The Remains of the Day
A Pale View of Hills
An Artist of the Floating World
Kazuo Ishiguro was born in Japan thirty-five years ago. He came to England when he was six, and has lived there ever since. This is a stranger experience than being Japanese in the United States, where the landscape is dotted with second and third generation Japanese. Even twenty years ago, few Japanese lived in England, and a Japanese child, except in a group of tourists, was a rare sight indeed.
Ishiguro writes in English. His English is perfect, and not just in the obvious sense: it is accurate, unhurried, fastidious, and noiseless. A hush seems to lie over it, compounded of mystery and discretion. The elegant bareness inevitably reminds one of Japanese painting. But at the very start of the first novel, A Pale View of Hills, he warns against such a cliché response. A Japanese girl has committed suicide in England:
Keiko…was pure Japanese, and more than one newspaper was quick to pick up on this fact. The English are fond of their idea that our race has an instinct for suicide, as if further explanations are unnecessary.
In a sense, all three of Ishiguro’s novels are explanations, even indictments, of Japanese-ness, and that applies equally to the third novel, The Remains of the Day, in which no Japanese character appears. He writes about guilt and shame incurred in the service of duty, loyalty, and tradition. Characters who place too high—too Japanese—a price on these values are punished for it.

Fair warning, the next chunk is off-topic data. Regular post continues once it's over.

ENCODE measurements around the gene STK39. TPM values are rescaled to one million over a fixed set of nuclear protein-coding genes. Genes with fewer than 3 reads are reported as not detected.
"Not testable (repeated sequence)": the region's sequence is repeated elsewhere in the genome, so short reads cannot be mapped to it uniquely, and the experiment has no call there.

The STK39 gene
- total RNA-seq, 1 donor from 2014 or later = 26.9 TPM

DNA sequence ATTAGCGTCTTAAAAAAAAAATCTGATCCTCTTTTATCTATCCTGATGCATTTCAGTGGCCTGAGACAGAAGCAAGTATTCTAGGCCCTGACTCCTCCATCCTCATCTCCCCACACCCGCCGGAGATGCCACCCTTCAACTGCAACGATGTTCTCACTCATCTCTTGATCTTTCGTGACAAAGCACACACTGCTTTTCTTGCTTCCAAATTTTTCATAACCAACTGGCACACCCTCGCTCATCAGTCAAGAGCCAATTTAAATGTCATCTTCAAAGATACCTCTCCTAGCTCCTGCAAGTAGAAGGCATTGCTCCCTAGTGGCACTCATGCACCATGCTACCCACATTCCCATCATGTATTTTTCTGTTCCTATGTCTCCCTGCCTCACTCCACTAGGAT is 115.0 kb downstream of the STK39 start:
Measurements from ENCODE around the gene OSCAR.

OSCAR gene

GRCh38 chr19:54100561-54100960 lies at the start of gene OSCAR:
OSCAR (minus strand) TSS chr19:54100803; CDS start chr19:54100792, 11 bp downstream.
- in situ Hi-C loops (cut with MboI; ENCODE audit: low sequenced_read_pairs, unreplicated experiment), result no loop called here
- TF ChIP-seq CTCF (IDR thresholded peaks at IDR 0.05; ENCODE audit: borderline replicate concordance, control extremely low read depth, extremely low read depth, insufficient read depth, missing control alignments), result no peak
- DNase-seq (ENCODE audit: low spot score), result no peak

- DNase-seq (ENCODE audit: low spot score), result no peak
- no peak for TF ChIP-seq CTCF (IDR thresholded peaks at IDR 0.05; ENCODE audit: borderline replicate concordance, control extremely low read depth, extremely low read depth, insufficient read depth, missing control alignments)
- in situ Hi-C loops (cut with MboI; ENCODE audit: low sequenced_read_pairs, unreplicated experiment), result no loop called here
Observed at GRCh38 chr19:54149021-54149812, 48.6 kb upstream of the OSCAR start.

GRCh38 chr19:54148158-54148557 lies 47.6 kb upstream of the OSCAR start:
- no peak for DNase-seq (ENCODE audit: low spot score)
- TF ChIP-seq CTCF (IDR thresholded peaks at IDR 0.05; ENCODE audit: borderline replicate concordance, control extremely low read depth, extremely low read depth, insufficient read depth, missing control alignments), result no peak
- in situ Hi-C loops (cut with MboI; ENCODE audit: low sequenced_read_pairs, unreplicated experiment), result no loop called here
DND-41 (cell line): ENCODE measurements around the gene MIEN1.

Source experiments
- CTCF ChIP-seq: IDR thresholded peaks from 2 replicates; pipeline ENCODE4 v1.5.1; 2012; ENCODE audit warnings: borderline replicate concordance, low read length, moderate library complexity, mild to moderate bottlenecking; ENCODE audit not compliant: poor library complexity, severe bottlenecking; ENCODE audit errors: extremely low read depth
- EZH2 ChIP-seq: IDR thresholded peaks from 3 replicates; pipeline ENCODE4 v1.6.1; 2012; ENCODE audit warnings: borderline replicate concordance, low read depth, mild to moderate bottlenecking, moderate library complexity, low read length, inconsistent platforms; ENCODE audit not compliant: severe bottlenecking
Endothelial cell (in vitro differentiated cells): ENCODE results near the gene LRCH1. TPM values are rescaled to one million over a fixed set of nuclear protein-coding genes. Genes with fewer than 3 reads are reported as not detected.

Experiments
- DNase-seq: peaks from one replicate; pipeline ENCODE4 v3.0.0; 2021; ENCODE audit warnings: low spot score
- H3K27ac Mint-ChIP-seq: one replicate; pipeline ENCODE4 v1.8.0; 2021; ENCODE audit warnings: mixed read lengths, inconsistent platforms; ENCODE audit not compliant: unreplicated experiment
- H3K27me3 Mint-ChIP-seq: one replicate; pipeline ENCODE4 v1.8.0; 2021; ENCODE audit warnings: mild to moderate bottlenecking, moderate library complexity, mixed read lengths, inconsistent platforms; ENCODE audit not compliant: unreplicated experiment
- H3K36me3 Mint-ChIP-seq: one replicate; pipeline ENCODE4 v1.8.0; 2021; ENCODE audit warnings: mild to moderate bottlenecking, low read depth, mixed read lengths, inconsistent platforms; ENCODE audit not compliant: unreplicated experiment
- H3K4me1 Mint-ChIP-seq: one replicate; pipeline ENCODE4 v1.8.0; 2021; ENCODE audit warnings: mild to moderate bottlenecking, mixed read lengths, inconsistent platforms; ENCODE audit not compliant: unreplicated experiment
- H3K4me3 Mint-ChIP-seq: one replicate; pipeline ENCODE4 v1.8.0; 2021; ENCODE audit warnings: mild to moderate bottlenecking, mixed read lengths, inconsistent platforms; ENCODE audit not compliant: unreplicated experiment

A Pale View of Hills is eery and tenebrous. It is a ghost story, but the narrator, Etsuko, does not realize that. She is the widow of an Englishman, and lives alone and rather desolate in an English country house. Her elder daughter, Keiko, the child of her Japanese first husband, killed herself some years before. The novel opens during a visit from her younger daughter, Niki, the child of her English second husband. Etsuko recalls her past, but Niki, a brusque, emancipated Western girl, is not very sympathetic. Her visit is uncomfortable and uncomforting, and she cuts it short: not only because of the lack of rapport with her mother, but because she can’t sleep. Keiko’s unseen ghost keeps her awake.
Etsuko’s reminiscences go back to the days just after the war. She is newly married to a boorish company man, and expecting his child. They live in one of the first blocks to be built in the ruins of Nagasaki. Etsuko is lonely and strikes up an acquaintance with an older woman, an embittered post-1945 Madam Butterfly. Sachiko lives in a derelict cottage among the rubble, and receives visits from an American who is always promising to take her to the States, but never does. She has lost everything in the war except her ten-year-old daughter, Mariko. The child is hostile to people but deeply attached to her cat and kittens; her mother leaves her alone for long periods while she goes into Nagasaki about her dubious business. Mariko speaks …